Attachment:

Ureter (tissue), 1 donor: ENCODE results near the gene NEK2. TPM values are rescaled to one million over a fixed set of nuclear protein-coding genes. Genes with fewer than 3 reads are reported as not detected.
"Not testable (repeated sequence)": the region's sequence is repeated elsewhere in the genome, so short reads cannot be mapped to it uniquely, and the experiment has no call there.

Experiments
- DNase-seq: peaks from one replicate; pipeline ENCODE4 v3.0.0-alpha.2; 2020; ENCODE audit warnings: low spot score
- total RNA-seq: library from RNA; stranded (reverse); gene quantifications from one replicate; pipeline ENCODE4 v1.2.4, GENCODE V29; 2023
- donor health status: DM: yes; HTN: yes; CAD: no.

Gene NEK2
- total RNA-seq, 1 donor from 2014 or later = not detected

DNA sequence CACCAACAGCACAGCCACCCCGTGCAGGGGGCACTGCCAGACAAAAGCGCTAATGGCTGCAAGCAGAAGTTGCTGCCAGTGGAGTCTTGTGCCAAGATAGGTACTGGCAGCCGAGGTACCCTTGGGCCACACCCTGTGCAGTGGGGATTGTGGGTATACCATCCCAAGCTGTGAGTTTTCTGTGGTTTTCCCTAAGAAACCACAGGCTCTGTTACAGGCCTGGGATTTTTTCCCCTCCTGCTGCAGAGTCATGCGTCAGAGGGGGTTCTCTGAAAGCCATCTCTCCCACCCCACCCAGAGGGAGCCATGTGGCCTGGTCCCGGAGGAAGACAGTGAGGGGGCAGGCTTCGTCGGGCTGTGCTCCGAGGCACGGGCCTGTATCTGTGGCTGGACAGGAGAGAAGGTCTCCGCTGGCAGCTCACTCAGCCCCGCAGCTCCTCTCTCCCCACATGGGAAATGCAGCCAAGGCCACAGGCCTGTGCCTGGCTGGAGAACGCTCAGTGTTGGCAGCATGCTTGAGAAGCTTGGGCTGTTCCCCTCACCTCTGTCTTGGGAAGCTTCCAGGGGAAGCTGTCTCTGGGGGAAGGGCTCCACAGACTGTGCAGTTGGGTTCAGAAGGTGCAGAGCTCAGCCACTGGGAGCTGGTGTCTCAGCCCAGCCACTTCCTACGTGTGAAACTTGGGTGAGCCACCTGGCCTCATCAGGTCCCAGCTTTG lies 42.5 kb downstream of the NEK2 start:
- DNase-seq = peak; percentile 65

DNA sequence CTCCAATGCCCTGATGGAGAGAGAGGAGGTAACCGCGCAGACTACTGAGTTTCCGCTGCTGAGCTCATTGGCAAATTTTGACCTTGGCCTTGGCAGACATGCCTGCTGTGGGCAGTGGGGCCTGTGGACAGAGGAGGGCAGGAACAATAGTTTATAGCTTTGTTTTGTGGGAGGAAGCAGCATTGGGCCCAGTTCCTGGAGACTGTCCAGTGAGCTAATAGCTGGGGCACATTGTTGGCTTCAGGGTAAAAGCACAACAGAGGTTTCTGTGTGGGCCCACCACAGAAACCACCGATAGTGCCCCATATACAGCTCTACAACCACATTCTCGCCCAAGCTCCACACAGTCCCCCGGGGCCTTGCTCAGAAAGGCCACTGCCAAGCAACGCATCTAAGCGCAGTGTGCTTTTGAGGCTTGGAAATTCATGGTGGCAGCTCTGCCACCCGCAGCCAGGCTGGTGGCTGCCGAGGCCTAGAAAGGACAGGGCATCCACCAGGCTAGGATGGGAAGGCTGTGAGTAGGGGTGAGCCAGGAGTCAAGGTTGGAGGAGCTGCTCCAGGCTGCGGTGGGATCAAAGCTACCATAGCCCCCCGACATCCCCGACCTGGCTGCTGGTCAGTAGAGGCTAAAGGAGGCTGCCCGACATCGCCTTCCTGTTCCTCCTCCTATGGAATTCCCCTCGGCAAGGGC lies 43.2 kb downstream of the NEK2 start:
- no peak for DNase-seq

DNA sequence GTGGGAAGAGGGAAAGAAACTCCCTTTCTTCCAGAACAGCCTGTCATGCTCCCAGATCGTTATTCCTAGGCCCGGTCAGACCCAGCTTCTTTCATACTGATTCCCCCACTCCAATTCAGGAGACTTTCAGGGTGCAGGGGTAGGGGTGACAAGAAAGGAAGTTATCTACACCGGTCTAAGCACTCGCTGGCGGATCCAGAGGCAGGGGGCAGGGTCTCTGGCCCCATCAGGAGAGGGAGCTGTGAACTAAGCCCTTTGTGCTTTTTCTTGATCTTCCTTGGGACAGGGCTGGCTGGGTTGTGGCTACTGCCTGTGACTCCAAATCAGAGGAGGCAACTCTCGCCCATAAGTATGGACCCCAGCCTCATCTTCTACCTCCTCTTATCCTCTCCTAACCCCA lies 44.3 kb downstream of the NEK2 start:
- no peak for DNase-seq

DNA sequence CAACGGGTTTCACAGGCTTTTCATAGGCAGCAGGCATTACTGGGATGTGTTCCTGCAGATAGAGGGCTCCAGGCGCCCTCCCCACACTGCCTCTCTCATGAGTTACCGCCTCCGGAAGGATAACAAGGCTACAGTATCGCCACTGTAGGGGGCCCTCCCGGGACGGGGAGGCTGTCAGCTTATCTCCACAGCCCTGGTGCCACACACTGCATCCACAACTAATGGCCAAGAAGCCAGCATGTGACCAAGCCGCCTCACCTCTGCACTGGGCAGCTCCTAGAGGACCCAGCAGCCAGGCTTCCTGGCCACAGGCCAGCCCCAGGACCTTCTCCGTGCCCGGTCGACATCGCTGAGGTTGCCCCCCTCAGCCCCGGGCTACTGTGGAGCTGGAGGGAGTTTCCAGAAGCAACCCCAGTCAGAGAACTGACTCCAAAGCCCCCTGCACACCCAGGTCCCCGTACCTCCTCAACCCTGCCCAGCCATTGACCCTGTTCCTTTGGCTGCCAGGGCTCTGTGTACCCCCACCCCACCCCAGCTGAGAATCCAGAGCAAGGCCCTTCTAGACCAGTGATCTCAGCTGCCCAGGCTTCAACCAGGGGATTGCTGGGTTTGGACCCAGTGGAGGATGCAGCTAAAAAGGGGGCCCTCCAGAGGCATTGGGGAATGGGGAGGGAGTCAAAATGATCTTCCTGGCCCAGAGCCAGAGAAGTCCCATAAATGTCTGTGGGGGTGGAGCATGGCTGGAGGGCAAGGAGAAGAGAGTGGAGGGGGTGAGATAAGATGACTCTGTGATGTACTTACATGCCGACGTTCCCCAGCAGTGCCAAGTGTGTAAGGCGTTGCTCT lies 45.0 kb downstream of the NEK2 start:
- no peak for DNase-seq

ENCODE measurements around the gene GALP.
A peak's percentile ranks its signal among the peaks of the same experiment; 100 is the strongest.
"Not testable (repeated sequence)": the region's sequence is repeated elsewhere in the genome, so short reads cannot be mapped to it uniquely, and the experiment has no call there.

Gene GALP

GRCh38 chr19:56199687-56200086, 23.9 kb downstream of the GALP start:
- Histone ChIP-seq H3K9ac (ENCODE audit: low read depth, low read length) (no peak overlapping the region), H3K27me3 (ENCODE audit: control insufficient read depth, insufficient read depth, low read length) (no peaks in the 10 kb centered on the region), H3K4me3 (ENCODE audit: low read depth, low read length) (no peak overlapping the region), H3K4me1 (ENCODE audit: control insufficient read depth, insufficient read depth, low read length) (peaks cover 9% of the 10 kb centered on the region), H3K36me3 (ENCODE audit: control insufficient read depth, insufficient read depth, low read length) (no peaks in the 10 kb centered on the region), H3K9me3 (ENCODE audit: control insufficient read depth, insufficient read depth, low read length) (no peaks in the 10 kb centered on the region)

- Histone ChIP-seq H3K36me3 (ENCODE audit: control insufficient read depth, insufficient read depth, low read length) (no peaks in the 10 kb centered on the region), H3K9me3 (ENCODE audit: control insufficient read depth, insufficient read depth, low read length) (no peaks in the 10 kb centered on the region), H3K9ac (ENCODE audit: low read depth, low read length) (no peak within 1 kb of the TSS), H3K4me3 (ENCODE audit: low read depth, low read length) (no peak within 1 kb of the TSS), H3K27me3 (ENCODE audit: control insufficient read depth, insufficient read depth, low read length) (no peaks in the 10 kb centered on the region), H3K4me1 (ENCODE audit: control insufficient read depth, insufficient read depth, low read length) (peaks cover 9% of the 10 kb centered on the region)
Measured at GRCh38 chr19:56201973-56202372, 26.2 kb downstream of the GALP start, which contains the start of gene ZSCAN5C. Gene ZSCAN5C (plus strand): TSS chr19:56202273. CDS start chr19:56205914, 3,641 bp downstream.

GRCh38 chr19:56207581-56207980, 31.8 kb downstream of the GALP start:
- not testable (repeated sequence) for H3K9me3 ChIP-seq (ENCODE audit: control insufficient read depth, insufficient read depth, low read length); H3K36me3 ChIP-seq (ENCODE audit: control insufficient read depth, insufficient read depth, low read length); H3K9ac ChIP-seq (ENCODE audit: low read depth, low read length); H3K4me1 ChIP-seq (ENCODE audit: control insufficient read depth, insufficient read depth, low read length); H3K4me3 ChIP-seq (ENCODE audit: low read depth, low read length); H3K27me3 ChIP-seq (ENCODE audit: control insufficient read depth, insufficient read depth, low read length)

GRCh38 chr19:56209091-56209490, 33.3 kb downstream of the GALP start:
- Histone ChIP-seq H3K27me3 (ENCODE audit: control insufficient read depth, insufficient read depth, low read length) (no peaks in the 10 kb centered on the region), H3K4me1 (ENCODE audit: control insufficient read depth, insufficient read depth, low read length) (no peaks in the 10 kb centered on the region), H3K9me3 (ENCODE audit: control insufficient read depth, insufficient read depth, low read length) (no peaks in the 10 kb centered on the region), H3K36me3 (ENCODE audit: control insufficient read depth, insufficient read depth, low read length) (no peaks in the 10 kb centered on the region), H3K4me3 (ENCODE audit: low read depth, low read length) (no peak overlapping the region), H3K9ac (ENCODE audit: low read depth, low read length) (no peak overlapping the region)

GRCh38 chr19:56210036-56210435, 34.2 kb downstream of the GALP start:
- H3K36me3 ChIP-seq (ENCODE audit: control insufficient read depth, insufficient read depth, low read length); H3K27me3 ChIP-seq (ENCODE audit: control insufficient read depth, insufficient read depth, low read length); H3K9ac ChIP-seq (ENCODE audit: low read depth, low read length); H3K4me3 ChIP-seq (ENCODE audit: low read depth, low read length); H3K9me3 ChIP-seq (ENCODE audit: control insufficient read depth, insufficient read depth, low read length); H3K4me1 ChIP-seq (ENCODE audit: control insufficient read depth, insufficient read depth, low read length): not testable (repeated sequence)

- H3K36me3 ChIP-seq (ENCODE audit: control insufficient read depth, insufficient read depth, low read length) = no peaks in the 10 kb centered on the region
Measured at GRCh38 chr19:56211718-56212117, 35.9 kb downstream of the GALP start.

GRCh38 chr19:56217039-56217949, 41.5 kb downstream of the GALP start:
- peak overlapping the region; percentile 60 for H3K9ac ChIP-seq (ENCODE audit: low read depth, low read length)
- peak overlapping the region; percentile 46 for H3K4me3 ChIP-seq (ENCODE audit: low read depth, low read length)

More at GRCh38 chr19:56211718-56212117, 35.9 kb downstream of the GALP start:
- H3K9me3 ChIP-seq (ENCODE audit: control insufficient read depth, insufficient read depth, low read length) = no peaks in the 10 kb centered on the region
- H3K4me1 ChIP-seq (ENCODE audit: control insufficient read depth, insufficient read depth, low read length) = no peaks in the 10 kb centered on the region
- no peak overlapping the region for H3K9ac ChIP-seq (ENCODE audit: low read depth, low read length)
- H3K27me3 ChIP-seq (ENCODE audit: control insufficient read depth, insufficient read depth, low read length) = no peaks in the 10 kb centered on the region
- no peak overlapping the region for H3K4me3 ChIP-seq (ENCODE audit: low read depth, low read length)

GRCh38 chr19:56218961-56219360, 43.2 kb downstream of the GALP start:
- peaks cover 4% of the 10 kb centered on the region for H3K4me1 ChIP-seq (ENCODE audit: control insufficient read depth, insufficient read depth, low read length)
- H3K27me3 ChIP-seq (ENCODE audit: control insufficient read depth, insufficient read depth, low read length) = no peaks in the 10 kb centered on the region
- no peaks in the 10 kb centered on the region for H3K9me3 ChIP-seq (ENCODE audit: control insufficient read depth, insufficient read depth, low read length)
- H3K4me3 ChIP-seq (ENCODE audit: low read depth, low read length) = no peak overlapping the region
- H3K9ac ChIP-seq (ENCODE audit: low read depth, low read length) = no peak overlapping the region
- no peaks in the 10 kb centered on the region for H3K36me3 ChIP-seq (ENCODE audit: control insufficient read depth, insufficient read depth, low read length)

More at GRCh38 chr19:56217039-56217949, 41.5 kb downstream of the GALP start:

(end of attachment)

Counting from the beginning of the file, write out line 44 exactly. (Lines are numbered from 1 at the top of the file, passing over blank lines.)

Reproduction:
- H3K27me3 ChIP-seq (ENCODE audit: control insufficient read depth, insufficient read depth, low read length) = no peaks in the 10 kb centered on the region